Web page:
A variety of very interesting approaches were suggested. Multimedia – both in galleries as well as through social-media – was viewed as an important method of engagement. A significant concern was the lack of transport links to museums, many of which were considered to be poorly located. A greater understanding of the country’s rich cultural heritage, which might be provided through school education, was also viewed as an important method for encouraging visitors.

4. What one thing would you change about your museum?

  • Change the location of the museum
  • Refurbish the museum building/gallery
  • Provide unique exhibitions
  • Provide transportation to the museum

Answers focused on concerns around the museum’s location, infrastructure and transport links. There was also an interest in providing temporary exhibitions.


Future workshops would benefit from a more flexible meeting space to provide greater opportunities for discussion and debate. This meeting was, however, very successful in attracting a large number of Iraq’s museum professionals; there was a clear sense that they valued the opportunity not only to meet collectively but to contribute personally. Participants were also keen to be part of an Iraq museums association, which would provide a means for developing future workshops/gatherings.

The broad questions around museum audiences addressed at this workshop fits with a growing interest within museums globally about identifying visitor types and developing ways to encourage specific segments, e.g. http://intercom.museum/documents/1-4Waltl.pdf, including in the Middle East: https://lra.le.ac.uk/bitstream/2381/37244/1/2015AlAliMPhD.pdf. Finding ways of expanding the number of visits by families to museums is of particular interest and there are a wide range of case studies to draw upon, e.g., https://gulfnews.com/uae/family-fun-at-sharjah-musuems-1.1093567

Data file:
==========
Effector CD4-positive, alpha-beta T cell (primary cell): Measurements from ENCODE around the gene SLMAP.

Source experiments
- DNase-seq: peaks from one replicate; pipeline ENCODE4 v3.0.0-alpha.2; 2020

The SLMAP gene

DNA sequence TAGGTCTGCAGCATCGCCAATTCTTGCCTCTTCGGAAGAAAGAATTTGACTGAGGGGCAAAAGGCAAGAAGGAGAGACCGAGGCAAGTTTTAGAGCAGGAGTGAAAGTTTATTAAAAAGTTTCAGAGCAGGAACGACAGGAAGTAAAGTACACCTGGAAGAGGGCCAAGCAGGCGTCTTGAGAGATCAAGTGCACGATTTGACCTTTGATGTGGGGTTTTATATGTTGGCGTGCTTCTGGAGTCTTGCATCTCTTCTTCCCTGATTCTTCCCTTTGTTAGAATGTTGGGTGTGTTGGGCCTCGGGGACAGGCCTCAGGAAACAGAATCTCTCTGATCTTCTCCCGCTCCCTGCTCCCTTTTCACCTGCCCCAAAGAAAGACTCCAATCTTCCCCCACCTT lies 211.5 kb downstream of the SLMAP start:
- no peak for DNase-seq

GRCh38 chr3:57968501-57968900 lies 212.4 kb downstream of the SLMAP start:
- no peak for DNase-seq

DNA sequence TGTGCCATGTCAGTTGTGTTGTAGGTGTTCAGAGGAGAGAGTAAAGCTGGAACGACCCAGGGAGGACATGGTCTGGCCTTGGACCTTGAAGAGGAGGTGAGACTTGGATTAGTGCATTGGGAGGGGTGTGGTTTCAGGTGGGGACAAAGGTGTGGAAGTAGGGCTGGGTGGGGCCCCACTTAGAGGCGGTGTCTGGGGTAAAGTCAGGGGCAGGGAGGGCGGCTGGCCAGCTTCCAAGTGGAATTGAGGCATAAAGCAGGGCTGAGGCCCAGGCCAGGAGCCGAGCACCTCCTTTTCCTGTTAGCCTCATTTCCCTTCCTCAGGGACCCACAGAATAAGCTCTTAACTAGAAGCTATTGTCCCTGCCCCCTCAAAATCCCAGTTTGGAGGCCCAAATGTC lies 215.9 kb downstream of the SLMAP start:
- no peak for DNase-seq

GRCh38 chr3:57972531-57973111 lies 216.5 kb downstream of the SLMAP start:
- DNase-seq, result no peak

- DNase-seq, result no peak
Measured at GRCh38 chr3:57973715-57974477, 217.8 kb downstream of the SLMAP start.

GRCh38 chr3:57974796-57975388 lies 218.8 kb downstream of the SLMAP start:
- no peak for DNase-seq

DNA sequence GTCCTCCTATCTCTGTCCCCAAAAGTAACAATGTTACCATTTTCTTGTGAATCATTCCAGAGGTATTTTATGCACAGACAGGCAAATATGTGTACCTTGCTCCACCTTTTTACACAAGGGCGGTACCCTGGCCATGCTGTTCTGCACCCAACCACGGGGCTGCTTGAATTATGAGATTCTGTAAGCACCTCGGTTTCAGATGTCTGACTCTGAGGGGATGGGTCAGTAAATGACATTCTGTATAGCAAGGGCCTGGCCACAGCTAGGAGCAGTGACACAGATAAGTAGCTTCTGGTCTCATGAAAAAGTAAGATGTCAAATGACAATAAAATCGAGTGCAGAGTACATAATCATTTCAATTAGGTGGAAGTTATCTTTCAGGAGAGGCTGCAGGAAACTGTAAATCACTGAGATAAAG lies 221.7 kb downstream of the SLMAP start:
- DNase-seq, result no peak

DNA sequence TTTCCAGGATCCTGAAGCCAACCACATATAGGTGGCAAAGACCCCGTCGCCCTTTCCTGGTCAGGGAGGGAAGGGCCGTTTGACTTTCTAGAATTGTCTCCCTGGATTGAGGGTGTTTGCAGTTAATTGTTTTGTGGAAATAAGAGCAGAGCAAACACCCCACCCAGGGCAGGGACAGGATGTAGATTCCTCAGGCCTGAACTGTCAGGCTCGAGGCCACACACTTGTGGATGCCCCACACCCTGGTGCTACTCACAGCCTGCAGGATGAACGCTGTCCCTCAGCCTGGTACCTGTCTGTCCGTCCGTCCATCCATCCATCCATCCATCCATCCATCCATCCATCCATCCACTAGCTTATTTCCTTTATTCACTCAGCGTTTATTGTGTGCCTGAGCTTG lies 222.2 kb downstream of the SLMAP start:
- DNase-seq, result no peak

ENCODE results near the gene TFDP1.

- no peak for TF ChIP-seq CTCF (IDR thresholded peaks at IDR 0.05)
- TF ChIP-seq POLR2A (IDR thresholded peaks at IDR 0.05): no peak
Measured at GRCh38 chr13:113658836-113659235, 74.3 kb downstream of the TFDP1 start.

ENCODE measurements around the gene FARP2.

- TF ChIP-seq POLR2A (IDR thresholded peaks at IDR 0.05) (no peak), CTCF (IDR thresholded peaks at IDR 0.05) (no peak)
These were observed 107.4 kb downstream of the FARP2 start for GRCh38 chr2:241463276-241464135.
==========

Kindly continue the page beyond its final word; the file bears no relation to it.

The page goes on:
A future workshop might explore in greater detail what Iraq’s museums are currently doing to support their visitors as well as identify a segment, such as ‘families’, as a focus for sharing ideas around best practice and to develop new approaches. Other areas of interest, such as the use of multimedia, could also be explored in a workshop, not least around identifying sources of funding as well discussing inherent issues of equipment and software maintenance and update.

In order to deliver in these areas, future meetings could also be opportunities for training in areas such as audience evaluation and management; desirables also identified at a workshop held at Basrah Museum in January 2018: http://www.friendsofbasrahmuseum.org.uk/sites/default/files/report_on_fobm_jan_2018_training_programme_evaluation.pdf


The answers in full

Translation provided byRahma Ismail,Project Administrator, Centre on Culture, History and Humanities for Sustainable Development, University of Kurdistan Hewler.

Question 1